Mature trees thrive much slower than new trees and are very susceptible to their surroundings. If older trees have any pruning wounds, they regrow wood slower and can get a disease very quickly. It is vital you know how to care for aging trees (if you have one).
Tips for Aging Trees
Protect the bark. Keep power tools like trimmers and lawnmowers from hitting the tree and destroying its bark. Putting mulch around the tree is a great way to make a buffer zone. It’s vital to avoid damaging the living tissue and water vessels under the bark.
Spread mulch. A layer of mulch around the trunk is the best thing you can do for a tree. It will protect the soil surrounding the roots, improving the soil as it rots. Use mulch made of shredded wood or wood chips. The bigger the area covered with mulch, the better.
Stay off the roots. When the soil is compacted around the roots, the tree doesn’t get the air and water it needs. To prevent compacting the soil, restrain foot traffic in the area under the branches of a tree. Don’t put anything heavy or park cars on the roots.
Don’t hang things from trees. A rope used to attach a tire from a limb can swiftly tear off the bark and destroy the tissue. If the damage doesn’t break the limb, the weight could break it. To hang a hammock, don’t put a rope around a tree. You will destroy a lot less bark if you make a hole and put in a large eye bolt.
Water if it’s dry. The majority of the time, a mature tree can survive from a rainfall. But when the weather is dry for many weeks at a time during the growing season, even an aging tree needs watering to stop stress. Water the tree slowly, so the roots can absorb the water. Cut the hose on slowly and put the nozzle on the ground under the tree’s branches. Every 25 minutes move it a couple of feet until you’ve placed water all over the tree’s root zone.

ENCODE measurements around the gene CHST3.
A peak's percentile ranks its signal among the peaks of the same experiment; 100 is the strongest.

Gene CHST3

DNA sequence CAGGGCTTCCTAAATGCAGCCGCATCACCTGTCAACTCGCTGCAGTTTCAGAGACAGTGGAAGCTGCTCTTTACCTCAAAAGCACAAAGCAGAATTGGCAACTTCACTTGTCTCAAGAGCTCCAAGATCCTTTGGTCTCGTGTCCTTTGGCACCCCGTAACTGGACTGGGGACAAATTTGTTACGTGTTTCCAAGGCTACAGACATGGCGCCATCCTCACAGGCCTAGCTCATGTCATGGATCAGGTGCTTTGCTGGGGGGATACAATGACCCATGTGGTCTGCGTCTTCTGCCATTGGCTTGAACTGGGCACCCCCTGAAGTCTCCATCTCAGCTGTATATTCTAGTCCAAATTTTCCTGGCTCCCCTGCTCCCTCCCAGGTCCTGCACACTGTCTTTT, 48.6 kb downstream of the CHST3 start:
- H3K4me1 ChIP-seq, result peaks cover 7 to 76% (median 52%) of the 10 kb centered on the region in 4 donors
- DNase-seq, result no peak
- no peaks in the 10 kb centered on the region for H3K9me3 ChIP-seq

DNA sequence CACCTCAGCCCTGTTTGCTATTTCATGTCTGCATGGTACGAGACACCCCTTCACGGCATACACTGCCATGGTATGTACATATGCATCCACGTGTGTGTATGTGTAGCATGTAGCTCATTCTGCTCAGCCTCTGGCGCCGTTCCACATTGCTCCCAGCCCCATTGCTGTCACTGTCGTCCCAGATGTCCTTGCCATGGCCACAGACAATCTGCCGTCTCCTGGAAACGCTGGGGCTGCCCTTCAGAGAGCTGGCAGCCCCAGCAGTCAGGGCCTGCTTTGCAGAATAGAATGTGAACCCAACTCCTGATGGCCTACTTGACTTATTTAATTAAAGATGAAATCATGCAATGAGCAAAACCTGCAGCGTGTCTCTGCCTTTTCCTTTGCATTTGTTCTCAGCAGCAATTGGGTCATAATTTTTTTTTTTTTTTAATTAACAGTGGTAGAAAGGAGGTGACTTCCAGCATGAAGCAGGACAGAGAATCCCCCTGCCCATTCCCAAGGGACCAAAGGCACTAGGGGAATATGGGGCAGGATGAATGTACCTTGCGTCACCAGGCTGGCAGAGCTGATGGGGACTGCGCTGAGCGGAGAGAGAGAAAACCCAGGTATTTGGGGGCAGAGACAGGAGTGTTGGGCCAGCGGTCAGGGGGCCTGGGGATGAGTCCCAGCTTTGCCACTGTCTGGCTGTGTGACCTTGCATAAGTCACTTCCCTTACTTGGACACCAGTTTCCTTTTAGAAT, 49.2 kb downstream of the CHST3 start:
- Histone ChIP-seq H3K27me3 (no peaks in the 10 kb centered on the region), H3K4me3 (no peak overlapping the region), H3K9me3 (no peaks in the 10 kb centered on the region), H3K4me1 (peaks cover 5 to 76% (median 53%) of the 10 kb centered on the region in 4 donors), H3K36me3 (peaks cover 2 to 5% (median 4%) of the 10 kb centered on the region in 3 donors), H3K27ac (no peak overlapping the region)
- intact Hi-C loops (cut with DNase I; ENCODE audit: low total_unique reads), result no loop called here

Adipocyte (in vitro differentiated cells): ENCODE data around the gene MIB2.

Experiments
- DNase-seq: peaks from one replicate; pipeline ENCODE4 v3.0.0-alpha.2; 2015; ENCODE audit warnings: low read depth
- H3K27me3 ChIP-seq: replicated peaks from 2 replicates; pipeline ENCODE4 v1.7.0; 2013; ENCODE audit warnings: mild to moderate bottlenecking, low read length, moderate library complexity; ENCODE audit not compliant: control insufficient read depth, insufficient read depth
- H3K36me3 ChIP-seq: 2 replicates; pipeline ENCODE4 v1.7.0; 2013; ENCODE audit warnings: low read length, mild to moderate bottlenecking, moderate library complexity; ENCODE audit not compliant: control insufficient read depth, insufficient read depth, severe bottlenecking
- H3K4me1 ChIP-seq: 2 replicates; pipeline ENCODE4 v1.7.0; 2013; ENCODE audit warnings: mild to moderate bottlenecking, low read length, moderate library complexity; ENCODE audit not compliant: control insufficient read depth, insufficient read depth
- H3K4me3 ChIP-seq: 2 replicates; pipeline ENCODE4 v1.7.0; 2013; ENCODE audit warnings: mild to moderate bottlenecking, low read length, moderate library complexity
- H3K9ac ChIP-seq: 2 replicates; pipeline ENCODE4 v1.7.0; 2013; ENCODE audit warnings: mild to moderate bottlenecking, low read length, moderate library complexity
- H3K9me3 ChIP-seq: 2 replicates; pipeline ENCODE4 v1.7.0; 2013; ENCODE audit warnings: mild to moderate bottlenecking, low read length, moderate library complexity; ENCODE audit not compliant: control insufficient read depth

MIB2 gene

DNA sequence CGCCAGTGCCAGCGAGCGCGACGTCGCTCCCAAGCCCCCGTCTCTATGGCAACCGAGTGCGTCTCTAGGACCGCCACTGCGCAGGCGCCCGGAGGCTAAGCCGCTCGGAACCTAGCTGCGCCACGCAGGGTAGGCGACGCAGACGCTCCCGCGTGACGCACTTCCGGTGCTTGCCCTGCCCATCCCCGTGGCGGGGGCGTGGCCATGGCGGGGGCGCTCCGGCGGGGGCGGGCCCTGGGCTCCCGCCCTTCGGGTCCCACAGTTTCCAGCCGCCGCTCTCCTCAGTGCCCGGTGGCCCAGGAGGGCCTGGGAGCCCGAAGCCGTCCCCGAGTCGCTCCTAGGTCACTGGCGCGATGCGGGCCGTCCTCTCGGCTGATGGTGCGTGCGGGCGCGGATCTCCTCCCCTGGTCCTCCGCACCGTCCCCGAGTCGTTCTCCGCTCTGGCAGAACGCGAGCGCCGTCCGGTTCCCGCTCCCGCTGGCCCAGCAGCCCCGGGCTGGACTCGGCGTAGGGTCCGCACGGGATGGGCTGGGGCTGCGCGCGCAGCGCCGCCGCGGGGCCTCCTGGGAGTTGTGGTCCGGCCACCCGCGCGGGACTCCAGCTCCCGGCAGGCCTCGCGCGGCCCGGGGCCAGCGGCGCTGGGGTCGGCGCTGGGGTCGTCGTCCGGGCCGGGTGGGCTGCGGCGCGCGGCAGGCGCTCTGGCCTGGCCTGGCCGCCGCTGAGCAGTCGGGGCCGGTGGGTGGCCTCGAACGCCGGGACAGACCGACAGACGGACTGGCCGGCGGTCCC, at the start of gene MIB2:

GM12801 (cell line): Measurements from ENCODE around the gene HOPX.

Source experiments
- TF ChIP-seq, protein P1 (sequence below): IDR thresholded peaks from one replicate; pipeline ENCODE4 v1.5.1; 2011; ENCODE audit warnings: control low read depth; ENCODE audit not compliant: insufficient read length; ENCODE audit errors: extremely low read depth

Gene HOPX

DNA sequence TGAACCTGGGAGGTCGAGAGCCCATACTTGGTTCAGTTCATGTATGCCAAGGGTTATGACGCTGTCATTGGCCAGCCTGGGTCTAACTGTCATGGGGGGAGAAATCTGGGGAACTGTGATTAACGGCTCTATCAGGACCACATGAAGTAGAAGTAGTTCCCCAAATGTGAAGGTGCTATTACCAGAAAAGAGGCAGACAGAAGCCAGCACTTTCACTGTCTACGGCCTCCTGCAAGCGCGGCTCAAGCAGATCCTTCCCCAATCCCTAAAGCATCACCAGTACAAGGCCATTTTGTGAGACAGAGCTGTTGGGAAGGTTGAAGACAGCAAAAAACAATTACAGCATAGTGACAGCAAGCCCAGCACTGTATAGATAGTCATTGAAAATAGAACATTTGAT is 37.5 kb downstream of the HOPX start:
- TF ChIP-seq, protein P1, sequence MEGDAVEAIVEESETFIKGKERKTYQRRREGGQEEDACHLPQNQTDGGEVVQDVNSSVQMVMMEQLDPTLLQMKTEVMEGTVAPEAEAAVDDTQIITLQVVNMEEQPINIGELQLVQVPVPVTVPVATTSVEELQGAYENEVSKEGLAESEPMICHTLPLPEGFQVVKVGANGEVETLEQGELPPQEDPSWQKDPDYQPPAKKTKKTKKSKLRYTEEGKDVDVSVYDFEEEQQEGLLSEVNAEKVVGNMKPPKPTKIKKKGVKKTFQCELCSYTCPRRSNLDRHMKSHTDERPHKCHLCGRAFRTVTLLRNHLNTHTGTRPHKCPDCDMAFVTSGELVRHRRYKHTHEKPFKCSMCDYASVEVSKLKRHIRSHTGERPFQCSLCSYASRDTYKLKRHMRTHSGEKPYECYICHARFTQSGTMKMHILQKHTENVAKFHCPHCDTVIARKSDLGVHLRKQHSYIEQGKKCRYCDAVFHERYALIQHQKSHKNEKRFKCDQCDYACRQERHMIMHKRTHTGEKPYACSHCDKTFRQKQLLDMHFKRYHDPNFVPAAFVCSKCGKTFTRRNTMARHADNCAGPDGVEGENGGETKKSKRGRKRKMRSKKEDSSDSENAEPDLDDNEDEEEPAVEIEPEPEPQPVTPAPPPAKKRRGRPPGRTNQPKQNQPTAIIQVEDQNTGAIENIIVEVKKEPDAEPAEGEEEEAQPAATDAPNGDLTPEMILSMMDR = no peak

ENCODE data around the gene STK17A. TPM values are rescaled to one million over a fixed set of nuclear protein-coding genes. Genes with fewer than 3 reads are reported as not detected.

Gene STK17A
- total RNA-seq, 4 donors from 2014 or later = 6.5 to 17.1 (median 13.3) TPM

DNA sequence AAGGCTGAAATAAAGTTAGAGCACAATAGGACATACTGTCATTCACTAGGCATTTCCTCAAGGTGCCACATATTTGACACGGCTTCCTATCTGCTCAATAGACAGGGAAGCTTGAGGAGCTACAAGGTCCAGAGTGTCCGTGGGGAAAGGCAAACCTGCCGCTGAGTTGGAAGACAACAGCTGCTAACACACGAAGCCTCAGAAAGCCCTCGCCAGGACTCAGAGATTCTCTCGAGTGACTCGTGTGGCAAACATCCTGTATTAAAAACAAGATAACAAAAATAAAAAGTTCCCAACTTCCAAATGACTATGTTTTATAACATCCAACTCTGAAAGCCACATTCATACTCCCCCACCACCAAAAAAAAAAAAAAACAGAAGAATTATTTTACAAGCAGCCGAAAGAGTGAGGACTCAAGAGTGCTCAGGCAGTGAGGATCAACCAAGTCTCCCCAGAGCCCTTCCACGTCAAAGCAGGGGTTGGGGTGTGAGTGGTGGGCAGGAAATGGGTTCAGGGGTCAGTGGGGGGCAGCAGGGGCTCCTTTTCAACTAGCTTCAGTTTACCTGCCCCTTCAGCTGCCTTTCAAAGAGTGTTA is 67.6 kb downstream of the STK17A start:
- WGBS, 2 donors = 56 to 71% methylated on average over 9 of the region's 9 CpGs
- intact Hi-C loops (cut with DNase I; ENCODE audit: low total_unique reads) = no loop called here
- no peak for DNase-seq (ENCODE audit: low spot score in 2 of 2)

Get a professional tree inspection by a York arborist. Getting it examined every few years by an arborist who’s able to spot issues early on and suggests measures to prolong the life of your beloved, aging tree.
The mystery to a good lawn cut depends on the sharpness of your lawnmower blade. No other lawn care machinery takes a hurting like the lawn mower. However, this modern lawn appliance is frequently neglected until it breaks or doesn’t start.
The absence of preventive maintenance almost assures an early demise for your lawnmower. The good news is you don't need to be a professional tree specialist to keep it in shape. It all starts with maintaining your mower blades.
Sharpen the blade
Mower blades suffer a considerable deal of stress because of big branches, rocks, and other objects. A dull blade tears and rips grass instead of giving a clean cut. Some folks sharpen their blades with a metal and vice file. If you are inexperienced, you shouldn’t attempt this job yourself. A tree service company can sharpen your blade and will typically include a mower tune-up.
One of the top ways to encourage a fuller, healthier, and greener lawn is by sharpening your lawnmower blade.
A dull blade rips the grass blades, leaving broken pieces that weaken the plant and encourages grass diseases and fungal growth. Nonetheless, a sharp blade cuts cleanly, letting the plant recover fast and heal. Also, a sharp lawn mower blade let you finish your lawn-cutting chore quicker with little stress on the mower. If you’re having issues with your lawn mower, check your blade first. Lawnmower blade sharpening is an easy task, but you can mess up not only the blade but your mower if you don’t do it right.
When to sharpen your mower blade
You should plan to get your mower blade to sharpen twice each mowing season. Riding mowers need a different blade to sharpen technique which you should hire a York tree care expert to do.
Play it safe when removing the blade
We suggest always taking out the spark plug when you’re taking a look at your mower blade. If the piston is at the top of the compression stroke, just a minor touch to the blade might put the piston into the power stroke. If this occurs, the blade will wobble around and could break your hand.